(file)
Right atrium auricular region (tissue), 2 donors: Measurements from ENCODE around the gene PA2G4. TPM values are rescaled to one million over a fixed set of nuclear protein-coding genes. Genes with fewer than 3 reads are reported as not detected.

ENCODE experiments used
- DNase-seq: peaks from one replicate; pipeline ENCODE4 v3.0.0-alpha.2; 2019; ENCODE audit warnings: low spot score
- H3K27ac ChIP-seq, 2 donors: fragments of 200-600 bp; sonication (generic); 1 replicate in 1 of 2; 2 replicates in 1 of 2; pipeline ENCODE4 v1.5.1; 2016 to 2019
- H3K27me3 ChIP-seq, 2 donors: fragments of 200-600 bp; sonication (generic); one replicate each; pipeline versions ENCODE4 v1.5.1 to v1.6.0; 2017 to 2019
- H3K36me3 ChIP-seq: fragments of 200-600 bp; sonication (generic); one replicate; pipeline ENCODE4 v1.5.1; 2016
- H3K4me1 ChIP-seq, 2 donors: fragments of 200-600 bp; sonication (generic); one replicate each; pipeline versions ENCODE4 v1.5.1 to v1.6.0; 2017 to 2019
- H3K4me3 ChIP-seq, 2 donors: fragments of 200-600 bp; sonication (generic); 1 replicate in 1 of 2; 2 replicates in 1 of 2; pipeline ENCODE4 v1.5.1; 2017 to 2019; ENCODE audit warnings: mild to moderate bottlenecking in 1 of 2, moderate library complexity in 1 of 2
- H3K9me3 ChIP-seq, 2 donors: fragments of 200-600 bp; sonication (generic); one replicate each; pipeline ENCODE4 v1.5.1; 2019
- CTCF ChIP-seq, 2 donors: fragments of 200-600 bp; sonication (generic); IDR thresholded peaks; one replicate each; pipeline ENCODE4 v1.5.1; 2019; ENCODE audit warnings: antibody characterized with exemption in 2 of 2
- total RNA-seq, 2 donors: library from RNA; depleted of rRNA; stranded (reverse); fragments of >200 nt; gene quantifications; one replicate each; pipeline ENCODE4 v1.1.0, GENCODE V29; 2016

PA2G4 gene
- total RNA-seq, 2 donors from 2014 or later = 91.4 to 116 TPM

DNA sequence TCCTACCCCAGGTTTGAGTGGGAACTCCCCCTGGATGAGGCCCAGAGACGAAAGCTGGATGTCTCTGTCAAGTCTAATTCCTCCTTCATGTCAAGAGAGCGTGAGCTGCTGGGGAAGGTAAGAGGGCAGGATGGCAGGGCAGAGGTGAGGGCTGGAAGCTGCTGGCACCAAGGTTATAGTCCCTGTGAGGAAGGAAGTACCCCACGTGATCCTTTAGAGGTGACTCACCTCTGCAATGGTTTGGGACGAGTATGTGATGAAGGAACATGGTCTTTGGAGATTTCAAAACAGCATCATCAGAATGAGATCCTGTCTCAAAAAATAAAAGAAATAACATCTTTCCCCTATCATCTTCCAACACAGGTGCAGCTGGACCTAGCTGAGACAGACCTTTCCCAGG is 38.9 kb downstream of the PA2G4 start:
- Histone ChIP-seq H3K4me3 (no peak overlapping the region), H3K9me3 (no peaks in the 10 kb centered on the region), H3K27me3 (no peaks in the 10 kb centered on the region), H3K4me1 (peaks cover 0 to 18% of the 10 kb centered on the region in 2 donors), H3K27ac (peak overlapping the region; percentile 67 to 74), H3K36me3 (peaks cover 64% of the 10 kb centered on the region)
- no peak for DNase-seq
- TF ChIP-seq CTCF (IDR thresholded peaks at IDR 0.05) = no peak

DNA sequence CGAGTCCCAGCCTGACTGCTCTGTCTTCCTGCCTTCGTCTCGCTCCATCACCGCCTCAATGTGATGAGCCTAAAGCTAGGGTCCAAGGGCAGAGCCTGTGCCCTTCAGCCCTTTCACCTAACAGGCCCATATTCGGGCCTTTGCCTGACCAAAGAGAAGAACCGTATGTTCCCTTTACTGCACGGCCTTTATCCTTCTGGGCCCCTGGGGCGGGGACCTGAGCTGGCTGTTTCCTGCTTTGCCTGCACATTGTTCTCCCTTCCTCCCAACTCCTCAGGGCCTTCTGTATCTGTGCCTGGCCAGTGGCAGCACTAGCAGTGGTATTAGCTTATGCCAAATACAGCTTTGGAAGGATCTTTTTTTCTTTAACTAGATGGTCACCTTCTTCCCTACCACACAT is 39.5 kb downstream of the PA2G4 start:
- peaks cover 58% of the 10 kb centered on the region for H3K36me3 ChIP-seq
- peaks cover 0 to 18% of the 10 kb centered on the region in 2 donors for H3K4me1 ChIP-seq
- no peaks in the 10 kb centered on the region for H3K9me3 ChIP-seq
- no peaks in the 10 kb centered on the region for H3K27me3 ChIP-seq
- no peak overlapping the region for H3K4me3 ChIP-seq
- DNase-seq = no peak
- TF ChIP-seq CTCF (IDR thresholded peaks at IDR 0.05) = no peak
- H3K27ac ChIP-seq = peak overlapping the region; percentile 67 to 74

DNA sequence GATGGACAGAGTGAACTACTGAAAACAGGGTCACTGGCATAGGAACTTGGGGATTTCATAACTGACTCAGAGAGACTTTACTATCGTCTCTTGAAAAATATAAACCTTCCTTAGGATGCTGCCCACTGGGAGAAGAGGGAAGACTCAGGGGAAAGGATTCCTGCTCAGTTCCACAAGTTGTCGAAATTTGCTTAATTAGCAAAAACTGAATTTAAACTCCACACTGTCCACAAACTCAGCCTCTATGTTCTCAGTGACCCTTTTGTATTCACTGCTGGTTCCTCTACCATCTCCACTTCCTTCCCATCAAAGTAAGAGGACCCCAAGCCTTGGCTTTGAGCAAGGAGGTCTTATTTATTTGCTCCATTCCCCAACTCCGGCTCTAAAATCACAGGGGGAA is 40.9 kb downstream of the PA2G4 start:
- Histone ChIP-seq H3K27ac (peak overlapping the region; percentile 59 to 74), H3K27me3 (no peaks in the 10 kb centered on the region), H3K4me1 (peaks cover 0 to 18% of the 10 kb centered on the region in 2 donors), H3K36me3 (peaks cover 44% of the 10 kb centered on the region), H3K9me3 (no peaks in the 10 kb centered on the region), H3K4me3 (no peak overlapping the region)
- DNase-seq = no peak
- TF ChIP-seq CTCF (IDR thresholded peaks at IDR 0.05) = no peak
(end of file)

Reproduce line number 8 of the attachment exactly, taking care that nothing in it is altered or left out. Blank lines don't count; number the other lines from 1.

- H3K4me3 ChIP-seq, 2 donors: fragments of 200-600 bp; sonication (generic); 1 replicate in 1 of 2; 2 replicates in 1 of 2; pipeline ENCODE4 v1.5.1; 2017 to 2019; ENCODE audit warnings: mild to moderate bottlenecking in 1 of 2, moderate library complexity in 1 of 2